Though some recipes don't age well, others become a timeless part of a cuisine. And at Natalia's 1912 Restaurant, chefs serve up such timeless Italian, German, and American dishes. They toss cheese ravioli in a housemade marinara sauce, bread and then fry cuts of chicken schnitzel in butter, grill fresh swordfish, and charbroil Select Black Angus steaks imported from the Midwest.
To cap off such hearty meals, bartenders pour traditional after-dinner drinks, including tried-and-true cognac or brandy, as well as the house's specialty coffee served black or with a splash Grand Marnier, Kahlua, and creme de cacao.
Drinks aren't the only after-dinner treat?the chefs also bake up a limited menu of desserts. Classics such as slices of carrot cake filled with cream cheese and rich slices of cheesecake are featured daily, and certain dessert selections rotate weekly, much like the location of the secret VIP washroom.
Though it may have "saloon" in its name, this Western-themed eatery is appropriate for all ages. The restaurant area is often filled with families dining on burgers, half-pound BLTs, and fresh smoked brisket, while a separate bar area is set aside for more adult pastimes, such as sipping beers and cocktails, listening to local bands, or jumbling up Scrabble tiles to invent new words. Chefs grill up 8 oz. filet steaks topped with garlic butter or Blue Moon-battered cod filets for diners, who cheer on the sports teams playing on the TVs scattered throughout the restaurant. They also serve up a wide range of appetizers, such as sweet corn fritters, beer battered onion rings, and Southern-style chili potato skins.
Though Jeff Kline had a comfortable job as an aerospace engineer, he had a hunch that he possessed all the traits of a successful small-business owner. With the support of his wife Tanya, he put his theory to the test with a Lapels Dry Cleaning franchise, which has quickly spawned multiple locations.
The Klines remain ever-present behind the counter at Lapels, overseeing 24-hour drop-off services, same-day dry-cleaning turnaround, and sundry garment-cleaning services. Lapels' dry-cleaning process uses an environmentally friendly solvent that breaks down naturally, like Mike Tyson watching cat videos. In addition to cleaning garments, the staff performs alterations, preserves wedding gowns, and cleans leather and suede.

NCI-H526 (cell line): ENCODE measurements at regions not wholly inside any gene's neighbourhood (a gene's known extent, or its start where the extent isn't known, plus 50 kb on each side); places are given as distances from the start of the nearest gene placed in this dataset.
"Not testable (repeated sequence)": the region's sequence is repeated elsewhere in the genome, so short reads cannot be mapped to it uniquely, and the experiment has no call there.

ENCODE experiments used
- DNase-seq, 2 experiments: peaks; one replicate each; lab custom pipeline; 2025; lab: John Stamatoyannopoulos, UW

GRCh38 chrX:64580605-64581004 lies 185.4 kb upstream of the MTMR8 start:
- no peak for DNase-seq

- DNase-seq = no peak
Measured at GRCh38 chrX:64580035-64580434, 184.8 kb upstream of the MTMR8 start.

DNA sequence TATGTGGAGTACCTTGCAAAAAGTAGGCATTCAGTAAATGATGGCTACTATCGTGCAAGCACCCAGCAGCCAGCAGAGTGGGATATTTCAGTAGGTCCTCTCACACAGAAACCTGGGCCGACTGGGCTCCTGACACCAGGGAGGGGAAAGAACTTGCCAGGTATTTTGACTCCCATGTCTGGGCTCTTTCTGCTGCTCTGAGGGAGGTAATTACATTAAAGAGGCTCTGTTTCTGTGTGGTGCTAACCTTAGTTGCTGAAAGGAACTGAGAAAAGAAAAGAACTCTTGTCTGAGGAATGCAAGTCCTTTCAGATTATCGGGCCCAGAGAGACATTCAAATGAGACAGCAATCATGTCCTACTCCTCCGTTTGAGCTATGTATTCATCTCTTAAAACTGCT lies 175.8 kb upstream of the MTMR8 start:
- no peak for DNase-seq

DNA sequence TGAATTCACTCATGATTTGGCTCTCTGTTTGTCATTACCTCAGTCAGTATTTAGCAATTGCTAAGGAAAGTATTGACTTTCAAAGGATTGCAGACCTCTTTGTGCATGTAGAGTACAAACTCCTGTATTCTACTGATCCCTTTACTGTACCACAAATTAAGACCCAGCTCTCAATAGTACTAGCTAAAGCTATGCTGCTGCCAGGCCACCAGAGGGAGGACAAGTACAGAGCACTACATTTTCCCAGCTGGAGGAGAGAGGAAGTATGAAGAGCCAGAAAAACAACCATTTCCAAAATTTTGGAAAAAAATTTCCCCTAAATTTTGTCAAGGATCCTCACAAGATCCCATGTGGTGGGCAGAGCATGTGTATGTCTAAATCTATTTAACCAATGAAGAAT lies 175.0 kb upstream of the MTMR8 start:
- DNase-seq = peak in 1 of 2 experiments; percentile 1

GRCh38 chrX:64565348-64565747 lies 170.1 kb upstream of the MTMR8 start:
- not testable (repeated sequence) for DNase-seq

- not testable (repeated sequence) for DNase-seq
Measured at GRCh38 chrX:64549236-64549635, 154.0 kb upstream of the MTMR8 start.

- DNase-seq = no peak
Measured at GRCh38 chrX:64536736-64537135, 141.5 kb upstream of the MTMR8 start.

More than three dozen extra-large flat-screen TVs hang from the walls at Blue 32's Phoenix location, where they broadcast every play from major sporting events in crisp detail. In between cheers for their favorite team, diners sample more than two dozen draft beers and upscale pub food such as buffalo-chicken flatbread, seared ahi tuna, and kobe-beef hot dogs. Lounge furniture with plush red cushions dapples Blue 32's stone-paved outdoor patio, where patrons can sip martinis with fresh, muddled strawberries and pass around petitions to house the Olympic flame in the patio's sleek fire pit.
Servers and patrons alike crunch across scattered peanut shells on the way to their tables at Teakwoods, a boisterous neighborhood watering hole crowned Best Sports Bar in 2009 by Phoenix New Times. A team of chefs cooks up classic American eats, including half-pound burgers, meaty sandwiches, and their award-winning wings, which can heat up gastro-chambers and cargo-pants pockets with flavors such as medium, hot, and honey-barbecue hot. As bartenders pour draft beers and concoct tasty libations, guests can catch their favorite sporting events on one of many high-definition TVs that broadcast events from the MLB, NFL, and UFC. When guests can't make it to the restaurant, Teakwoods' chefs cater fare to events, gatherings, and parties.
Beneath wooden rafters, a cluster of stuffed bears gathers in the center of the room. But these are not cuddly teddy bears. Trophy’s Steakhouse’s co-owner, Kevin Dettler, has adorned the eatery with the spoils of his hunting expeditions, during which he’s captured all 29 species of North American game animals—a rare feat even for avid hunters. Evidence of these hunts stands all around the eatery, with elk heads hanging on the wall and curly-horned rams playing an intense game of poker behind the bar. The menu supports Dettler’s homage to the hunter, with steaks as well as wild game coming off the grill, such as sausages made from smoked antelope and elk and buffalo meatloaf. For a hunter’s rendition of a pulled-pork sandwich, the kitchen smokes and slow roasts wild boar before shredding it and slathering on barbecue sauce.